Blogpost by Dorothee Alberts
Walking through many European cities today all that reminds us of the vibrant Jewish life and culture that once was part of these cities are small brass cobblestones, so called “Stolpersteine“. These stones are engraved with the name and date of birth and death — if known — of a Jewish person or a whole Jewish family that lived at this place before being killed by the Nazi regime or its collaborators or before being deported and afterwards murdered in one of the countless Nazi-German concentration and death camps.
In Norway these “snublesteiner“ remind us of more than 700 lives lost to the death machinery the Nazis built all over Europe during the 1930s and 1940s. The vast majority of these Norwegian Jewish victims was deported to the infamous concentration camp Auschwitz in one of the most coordinated deportations during the time of the Nazi regime ruling over numerous European countries. Almost all the Norwegian Jews who had not yet fled the country until then were deported to Auschwitz on this day, 26th of November, 1942. More than 550 Norwegian Jews were forced to board the ships DS Donau and MS Monte Rosa in Oslo to be deported to the German concentration camp Auschwitz. All women and children were gassed immediately after their arrival at the camp, as well as those men who were too old or weak to work. Most of the remaining men lost their lives in the years before the liberation of the camp. Out of the 773 Norwegian Jews that were deported to German concentration camps during the time of the Nazi occupation only 38 survived.
It was during the time of the Nazi regime that the Jewish lawyer Raphael Lemkin, who had fled from the Nazis to the United States, defined the term “Genocide“ as a “coordinated plan of different actions aiming at the destruction of essential foundations of the life of national groups, with the aim of annihilating the groups themselves“. After years of international debates concerning his concept it got approved and proposed for signature as part of the “Convention on the Prevention and Punishment of the Crime of Genocide“ in 1948, which entered into force on 12th January 1951, creating the legal basis to prosecute and punish any form of genocidal acts and, ideally, prevent these crimes from being committed in the first place.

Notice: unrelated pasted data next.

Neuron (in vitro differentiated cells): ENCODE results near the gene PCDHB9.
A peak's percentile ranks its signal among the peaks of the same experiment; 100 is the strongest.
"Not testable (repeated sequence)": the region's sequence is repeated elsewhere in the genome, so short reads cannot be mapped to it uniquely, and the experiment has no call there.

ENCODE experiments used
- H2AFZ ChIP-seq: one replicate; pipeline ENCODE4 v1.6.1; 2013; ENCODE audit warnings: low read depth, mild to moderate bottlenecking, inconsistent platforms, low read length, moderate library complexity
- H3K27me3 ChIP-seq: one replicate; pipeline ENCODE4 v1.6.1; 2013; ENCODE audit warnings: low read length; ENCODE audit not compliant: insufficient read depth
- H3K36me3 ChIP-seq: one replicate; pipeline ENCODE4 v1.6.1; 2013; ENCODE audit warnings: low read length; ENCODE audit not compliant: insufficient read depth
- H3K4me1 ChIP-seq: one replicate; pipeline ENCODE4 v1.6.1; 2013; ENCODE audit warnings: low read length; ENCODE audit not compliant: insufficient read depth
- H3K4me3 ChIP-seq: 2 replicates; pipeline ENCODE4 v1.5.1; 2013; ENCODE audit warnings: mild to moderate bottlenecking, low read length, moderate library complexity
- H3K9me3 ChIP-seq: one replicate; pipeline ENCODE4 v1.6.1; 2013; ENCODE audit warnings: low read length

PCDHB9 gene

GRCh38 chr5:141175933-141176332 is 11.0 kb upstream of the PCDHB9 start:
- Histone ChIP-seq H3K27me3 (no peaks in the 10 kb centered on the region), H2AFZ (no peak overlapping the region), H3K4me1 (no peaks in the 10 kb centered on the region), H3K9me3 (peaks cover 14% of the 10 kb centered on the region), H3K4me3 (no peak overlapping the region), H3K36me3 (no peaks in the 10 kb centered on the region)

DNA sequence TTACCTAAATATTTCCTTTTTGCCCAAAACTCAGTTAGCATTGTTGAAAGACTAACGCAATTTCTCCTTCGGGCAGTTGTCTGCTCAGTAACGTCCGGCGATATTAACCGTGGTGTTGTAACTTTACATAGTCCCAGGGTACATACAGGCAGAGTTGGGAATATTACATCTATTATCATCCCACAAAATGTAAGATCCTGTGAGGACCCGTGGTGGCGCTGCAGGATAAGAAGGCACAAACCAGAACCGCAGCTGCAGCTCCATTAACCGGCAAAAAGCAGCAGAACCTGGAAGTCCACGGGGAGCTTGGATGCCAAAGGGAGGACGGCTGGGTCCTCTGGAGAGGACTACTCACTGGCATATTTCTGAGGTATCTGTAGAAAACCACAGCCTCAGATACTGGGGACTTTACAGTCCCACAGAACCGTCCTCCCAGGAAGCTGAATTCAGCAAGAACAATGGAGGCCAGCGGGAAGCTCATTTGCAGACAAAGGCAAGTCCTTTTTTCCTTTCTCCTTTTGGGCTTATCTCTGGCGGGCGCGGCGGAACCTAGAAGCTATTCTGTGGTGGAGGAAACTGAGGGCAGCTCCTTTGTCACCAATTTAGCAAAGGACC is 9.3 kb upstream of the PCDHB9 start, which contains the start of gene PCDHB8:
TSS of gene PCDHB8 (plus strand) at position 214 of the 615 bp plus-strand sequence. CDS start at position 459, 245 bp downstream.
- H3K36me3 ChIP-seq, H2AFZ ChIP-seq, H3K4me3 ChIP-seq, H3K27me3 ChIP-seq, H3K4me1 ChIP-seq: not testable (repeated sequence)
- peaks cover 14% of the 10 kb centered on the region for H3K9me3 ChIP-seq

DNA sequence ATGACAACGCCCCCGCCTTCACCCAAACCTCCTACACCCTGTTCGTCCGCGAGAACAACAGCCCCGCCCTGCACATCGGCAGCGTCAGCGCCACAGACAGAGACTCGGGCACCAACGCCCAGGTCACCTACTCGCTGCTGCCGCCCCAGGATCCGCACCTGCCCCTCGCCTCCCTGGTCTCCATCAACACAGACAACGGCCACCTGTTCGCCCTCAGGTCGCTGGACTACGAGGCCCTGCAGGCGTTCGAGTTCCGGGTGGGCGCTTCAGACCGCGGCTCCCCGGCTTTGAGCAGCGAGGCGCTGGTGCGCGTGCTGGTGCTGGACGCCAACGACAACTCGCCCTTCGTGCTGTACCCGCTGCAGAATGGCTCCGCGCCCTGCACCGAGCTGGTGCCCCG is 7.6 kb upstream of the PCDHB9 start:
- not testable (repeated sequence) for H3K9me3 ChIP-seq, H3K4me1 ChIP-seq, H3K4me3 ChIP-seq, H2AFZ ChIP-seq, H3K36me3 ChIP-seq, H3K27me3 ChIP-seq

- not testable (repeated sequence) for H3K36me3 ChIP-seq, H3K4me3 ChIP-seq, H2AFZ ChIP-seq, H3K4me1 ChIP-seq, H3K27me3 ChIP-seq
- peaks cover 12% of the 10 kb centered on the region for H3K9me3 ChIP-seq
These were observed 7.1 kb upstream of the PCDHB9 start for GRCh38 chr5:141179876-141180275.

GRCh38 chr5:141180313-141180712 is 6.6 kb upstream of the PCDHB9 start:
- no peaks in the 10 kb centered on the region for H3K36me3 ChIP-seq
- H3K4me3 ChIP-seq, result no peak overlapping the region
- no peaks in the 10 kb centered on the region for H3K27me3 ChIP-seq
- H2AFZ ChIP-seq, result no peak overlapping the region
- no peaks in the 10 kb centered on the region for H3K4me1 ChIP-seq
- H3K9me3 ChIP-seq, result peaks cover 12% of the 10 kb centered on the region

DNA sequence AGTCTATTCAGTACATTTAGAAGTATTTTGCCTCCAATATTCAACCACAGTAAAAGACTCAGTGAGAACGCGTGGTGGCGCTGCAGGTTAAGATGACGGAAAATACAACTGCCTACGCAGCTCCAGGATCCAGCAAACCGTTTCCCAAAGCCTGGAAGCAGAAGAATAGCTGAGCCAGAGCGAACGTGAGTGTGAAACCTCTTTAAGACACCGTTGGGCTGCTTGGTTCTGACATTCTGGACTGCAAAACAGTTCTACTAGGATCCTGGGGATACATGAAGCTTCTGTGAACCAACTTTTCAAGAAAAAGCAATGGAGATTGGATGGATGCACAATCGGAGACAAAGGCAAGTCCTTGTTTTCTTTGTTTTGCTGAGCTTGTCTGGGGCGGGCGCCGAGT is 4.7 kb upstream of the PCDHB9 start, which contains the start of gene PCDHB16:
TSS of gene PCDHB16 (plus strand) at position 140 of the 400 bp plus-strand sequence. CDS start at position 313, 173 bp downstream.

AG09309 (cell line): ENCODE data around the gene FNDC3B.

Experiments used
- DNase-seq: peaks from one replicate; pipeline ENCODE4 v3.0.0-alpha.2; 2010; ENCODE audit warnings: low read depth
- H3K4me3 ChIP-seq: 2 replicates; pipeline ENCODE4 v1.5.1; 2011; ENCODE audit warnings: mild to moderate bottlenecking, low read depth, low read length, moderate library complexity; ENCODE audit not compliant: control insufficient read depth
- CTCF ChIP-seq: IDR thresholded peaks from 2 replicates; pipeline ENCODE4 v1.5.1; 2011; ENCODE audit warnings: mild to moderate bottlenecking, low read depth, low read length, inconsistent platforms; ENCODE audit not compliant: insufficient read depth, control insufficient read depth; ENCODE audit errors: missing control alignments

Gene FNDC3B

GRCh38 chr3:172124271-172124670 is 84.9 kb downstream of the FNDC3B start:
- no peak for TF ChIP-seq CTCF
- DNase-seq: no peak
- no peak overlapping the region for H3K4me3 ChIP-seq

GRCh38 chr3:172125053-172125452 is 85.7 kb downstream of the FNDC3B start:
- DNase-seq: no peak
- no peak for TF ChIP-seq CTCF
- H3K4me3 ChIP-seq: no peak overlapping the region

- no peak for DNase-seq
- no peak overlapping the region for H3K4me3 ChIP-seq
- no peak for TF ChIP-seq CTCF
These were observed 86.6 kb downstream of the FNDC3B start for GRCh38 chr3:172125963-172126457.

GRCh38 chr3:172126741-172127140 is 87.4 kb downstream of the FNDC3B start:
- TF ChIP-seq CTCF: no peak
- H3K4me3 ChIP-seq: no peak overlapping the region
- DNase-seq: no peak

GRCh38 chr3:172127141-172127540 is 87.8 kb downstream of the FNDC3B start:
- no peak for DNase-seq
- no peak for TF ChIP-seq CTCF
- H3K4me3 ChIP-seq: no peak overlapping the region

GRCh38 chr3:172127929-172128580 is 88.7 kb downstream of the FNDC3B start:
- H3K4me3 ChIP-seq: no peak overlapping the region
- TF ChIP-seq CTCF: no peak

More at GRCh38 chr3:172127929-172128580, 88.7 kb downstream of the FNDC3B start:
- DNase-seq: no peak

However, since then, there have been reports of multiple cases of genocide having been committed, but only few of these cases have been brought to trial in the meantime, such as the Bosnian genocide, the genocide against the Tutsi in Rwanda and the genocide against the Yazidis. The cases of genocide that are currently being investigated by experts and activists are numerous, and whilst waiting for the cases to be brought to trial, the survivors and victim’s families are still waiting for justice.
The cobblestones in the streets cannot undo the atrocities committed in the past. However, they can serve as a reminder of what happened when humankind looked in the abyss that was the Holocaust and also may recall that the crime of genocide is still being committed today. They should be seen as a daily reminder to each and everyone passing them to make sure that this will never happen again.
 All figures are taken from: https://snl.no/Holocaust_i_Norge 23/11/2022
 Raphael Lemkin: Axis Rule in Occupied Europe. Laws of Occupation — Analysis of Government — Proposals for Redress, Washington 1944, p. 79.
 World’s first judgement on crime of genocide against the Yazidis https://www.amnesty.org/en/latest/news/2021/11/germany-iraq-worlds-first-judgment-on-crime-of-genocide-against-the-yazidis/ 24/11/2022
Photo credits: Museum of Jewish Heritage New York City